# NaNs

NaN (Not a Number) is an interesting and useful concept.  For many people, NaNs represent errors or bugs in code, but there are many applications for which they are beneficial and convenient.  In this discussion we will make use of numpy masked arrays as we cover a few different cases where NaNs come into play.  You should check out the official webpage at
http://docs.scipy.org/doc/numpy/reference/maskedarray.generic.html
They have several excellent examples and a much more thorough coverage of the topic.  I do not intend this guide as a replacement, but rather as a brief supplement with additional specific applications.

As always, begin by importing numpy:


import numpy as np



First, I want to demonstrate the proper way to check if a number is an NaN.  You do NOT use the usual double equal sign.  Instead, use np.isnan()  For example:

a = 5
a == 5
# --> True

a = np.nan
a == np.nan # --> False
np.isnan(a) # --> True



For the first example, let’s generate some sample data (a quadratic with random noise) and explore what happens when we insert some NaNs.

#Generate some x-vals, as well as some y-vals with scatter.
xvals = np.arange(-3,5,.2)
yvals = xvals**2 - 7
for i in range( len(yvals) ): yvals[i] += 2*np.random.randn()



If we wanted to perform a simple fit, we could use scipy.polyfit(), since we have defined this as a quadratic.  If we wanted to find the minimum, we could use either of these:
yvals.min()
np.min(yvals)

And life goes on.  But now, what if you have an NaN for one or more of your y-array values?  Let’s make an example array:

yvals_with_nans = yvals.copy()
yvals_with_nans[3:10] = np.nan


You can still add, subtract, multiply, etc. just fine.  Even plotting with plt.plot(xvals,yvals_with_nans) works as expected, but note what happens when you try to determine special properties of the array:

yvals_with_nans.min()
# --> nan

np.min(yvals_with_nans) # --> nan

np.max(yvals_with_nans) # --> nan

np.sum(yvals_with_nans) # --> nan


Luckily, this is an easy fix for this particular situation.  Simply use numpy’s built-in tools for dealing with NaNs:
numpy.nanmin(), numpy.nanmax()

np.nanmin(yvals_with_nans)
# --> -10.287...



But what if you want to use some regular functions on your array?  You can copy over only the parts that don’t have NaNs, but there is a more powerful way that lets you keep the original array while at the same time only using the non-NaN elements in calculations.  For this we use numpy masked arrays.

Masked arrays consist of two layers: the array of data and the array of mask values.  Experiment with the numpy.ma module:

a = np.ma.masked_array([1,2,3,4,5],mask=0)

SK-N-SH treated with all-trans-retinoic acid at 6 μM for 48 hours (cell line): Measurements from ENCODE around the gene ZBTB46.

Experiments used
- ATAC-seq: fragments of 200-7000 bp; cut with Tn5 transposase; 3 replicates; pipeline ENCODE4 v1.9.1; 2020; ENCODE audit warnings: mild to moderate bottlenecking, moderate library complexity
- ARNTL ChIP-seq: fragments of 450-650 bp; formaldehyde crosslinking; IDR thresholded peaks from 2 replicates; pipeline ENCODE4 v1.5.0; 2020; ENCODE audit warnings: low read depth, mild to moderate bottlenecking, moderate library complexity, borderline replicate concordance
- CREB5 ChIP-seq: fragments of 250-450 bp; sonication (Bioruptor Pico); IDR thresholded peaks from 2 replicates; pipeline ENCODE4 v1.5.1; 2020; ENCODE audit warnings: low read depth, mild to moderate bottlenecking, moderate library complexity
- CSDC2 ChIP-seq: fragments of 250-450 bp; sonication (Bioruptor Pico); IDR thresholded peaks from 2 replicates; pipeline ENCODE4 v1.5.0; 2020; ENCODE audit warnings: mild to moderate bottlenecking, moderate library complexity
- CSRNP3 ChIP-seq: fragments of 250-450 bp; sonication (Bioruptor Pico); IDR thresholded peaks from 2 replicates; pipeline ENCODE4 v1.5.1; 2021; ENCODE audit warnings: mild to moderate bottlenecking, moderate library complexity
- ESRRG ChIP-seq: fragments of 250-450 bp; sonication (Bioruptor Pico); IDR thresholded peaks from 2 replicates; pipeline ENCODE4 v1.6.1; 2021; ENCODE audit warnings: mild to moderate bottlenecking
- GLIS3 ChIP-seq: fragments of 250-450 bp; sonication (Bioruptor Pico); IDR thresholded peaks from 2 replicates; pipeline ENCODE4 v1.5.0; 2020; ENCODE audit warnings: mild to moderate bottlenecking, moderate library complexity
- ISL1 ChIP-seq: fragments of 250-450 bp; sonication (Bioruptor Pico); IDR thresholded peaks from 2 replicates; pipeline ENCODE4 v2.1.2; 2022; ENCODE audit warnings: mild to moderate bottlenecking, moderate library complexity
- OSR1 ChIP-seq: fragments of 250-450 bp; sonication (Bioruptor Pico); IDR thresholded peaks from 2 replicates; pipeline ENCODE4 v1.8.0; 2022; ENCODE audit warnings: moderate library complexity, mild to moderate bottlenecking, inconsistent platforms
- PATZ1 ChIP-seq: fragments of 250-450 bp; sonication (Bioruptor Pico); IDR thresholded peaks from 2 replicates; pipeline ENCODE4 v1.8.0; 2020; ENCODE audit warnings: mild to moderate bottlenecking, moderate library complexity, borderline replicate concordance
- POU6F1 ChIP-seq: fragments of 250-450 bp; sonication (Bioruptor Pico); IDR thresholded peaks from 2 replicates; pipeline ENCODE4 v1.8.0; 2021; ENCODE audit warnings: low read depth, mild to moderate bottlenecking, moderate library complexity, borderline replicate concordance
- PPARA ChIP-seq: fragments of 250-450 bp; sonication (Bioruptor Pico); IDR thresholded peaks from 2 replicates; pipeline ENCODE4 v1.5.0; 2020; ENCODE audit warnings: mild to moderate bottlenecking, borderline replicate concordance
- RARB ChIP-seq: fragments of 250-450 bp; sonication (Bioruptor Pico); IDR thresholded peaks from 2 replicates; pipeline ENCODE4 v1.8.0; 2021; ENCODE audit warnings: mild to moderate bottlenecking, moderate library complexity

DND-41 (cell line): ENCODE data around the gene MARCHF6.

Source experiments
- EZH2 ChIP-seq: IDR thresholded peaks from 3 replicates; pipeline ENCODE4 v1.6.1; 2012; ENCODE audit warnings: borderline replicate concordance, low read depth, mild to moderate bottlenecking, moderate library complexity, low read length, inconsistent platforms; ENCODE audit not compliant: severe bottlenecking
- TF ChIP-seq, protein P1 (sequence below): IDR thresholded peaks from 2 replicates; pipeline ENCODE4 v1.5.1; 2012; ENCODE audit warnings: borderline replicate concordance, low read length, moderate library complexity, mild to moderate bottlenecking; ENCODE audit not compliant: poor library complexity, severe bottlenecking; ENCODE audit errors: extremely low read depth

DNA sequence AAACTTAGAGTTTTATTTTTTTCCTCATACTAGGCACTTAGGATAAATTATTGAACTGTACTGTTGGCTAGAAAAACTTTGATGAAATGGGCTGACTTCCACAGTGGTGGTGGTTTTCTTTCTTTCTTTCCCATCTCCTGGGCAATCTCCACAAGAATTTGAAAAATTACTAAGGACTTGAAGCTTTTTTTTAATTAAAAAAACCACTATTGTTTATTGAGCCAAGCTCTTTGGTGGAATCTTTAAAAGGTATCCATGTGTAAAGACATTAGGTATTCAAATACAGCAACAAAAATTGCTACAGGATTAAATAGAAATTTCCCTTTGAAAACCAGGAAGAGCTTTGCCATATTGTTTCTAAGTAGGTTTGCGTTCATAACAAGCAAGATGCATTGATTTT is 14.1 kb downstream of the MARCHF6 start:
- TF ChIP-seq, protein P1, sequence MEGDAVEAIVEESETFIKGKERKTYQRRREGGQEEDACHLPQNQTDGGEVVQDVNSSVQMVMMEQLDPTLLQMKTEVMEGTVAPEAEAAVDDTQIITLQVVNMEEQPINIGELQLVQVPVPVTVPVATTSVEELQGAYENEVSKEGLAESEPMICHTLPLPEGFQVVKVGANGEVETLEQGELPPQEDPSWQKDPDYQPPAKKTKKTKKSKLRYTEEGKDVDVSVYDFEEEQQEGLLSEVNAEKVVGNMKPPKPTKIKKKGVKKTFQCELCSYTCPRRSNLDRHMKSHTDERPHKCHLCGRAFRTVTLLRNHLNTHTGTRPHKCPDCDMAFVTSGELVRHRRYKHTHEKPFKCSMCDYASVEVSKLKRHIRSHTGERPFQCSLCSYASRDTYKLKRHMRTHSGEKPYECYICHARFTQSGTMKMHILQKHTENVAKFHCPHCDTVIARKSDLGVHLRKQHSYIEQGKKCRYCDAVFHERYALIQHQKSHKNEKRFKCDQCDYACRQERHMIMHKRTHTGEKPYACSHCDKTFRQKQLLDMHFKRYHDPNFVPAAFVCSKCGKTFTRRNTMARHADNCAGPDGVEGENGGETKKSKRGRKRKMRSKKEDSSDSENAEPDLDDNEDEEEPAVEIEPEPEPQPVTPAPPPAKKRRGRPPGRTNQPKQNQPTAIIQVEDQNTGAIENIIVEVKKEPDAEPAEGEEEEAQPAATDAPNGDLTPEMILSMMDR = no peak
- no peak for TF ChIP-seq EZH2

print a
# --> [1 2 3 4 5], mask = [False False False False False]

np.sum(a) # --> 15

a.mask[2] = True; a.mask[4] = True
print a
# --> [1 2 -- 4 --], mask = [False False True False True]

print a.mask # --> [False False True False True]
print a.data # --> [1 2 3 4 5]

#Notice how a.data returns the full list of un-masked elements.

np.sum(a) # --> 7
#It only summed the masked elements.


You may also find this trick useful: you can sum up the number of masked/un-masked elements quite easily.

np.sum(a.mask) # --> 2
np.sum(-a.mask) # --> 3


Note the use of the negative sign.  When you sum the mask, you are summing the True/False values.  Since Booleans are 1/0, the sum of [True True False True] = [1 1 0 1] will be 3.  If you sum the negative of the mask, you are summing [-True -True -False -True] = [False False True False] = [0 0 1 0], which is 1.  We will make use of this in a later example.

Now let’s invoke a special version of the masked array to automatically mask out invalid numbers like NaN and inf: numpy.ma.masked_invalid()

y_masked = np.ma.masked_invalid( yvals_with_nans )

print y_masked #Note how the nans have been replaced by -- marks

np.sum(y_masked) # --> 3.34306...



Et voila!  Arithmetic operations and np.min(), etc., will work correctly now on the masked array, though polyfit will not.  Be sure to check out the myriad other incdredibly useful masking arrays, such as

•      np.ma.masked_less(array,less-than-value)
•      np.ma.masked_where(condition,array)
•      np.ma.fix_invalid()
•      and many more…

If you simply want to remove the NaNs entirely from your array, the easiest method is to compress the masked array.  This returns a 1-D array with all masked values stricken.  Note that even for 2-D or 3-D arrays (images or cubes), the masked_array.compressed() command will still return the 1-D array of all your un-masked values.

y_compressed = y_masked.compressed() #If you print, you will notice that the NaNs are now gone.